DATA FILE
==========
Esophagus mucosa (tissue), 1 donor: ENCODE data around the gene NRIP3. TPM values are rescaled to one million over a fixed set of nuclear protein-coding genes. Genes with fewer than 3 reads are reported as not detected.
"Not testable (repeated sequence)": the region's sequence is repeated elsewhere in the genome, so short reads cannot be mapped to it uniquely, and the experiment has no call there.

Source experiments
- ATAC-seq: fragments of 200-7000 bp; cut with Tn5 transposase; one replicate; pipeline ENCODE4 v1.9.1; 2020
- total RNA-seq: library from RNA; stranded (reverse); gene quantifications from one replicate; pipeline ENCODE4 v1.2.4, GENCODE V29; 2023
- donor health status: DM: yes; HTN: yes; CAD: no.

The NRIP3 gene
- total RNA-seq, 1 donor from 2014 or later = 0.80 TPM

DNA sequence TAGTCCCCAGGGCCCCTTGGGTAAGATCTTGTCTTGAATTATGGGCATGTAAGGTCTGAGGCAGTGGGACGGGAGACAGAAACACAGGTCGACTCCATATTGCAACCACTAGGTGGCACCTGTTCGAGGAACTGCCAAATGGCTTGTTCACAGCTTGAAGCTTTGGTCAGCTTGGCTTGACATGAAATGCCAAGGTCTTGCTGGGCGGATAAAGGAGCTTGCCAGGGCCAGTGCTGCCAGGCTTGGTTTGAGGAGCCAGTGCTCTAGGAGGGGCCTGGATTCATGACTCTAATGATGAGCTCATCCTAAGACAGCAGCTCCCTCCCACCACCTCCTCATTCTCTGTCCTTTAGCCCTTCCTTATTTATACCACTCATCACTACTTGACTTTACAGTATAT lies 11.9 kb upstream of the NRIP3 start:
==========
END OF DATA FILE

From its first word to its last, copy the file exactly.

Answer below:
Esophagus mucosa (tissue), 1 donor: ENCODE data around the gene NRIP3. TPM values are rescaled to one million over a fixed set of nuclear protein-coding genes. Genes with fewer than 3 reads are reported as not detected.
"Not testable (repeated sequence)": the region's sequence is repeated elsewhere in the genome, so short reads cannot be mapped to it uniquely, and the experiment has no call there.

Source experiments
- ATAC-seq: fragments of 200-7000 bp; cut with Tn5 transposase; one replicate; pipeline ENCODE4 v1.9.1; 2020
- total RNA-seq: library from RNA; stranded (reverse); gene quantifications from one replicate; pipeline ENCODE4 v1.2.4, GENCODE V29; 2023
- donor health status: DM: yes; HTN: yes; CAD: no.

The NRIP3 gene
- total RNA-seq, 1 donor from 2014 or later = 0.80 TPM

DNA sequence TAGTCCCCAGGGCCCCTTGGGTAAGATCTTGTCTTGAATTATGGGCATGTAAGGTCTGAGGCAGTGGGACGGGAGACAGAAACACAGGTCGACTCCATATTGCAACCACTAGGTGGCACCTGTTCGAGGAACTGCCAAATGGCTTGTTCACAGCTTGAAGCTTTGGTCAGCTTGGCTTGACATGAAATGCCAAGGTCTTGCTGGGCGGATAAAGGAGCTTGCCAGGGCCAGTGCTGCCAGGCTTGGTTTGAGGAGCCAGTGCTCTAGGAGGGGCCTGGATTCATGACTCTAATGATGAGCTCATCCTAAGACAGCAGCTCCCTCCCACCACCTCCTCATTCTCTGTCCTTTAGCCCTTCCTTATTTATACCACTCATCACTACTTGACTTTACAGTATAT lies 11.9 kb upstream of the NRIP3 start: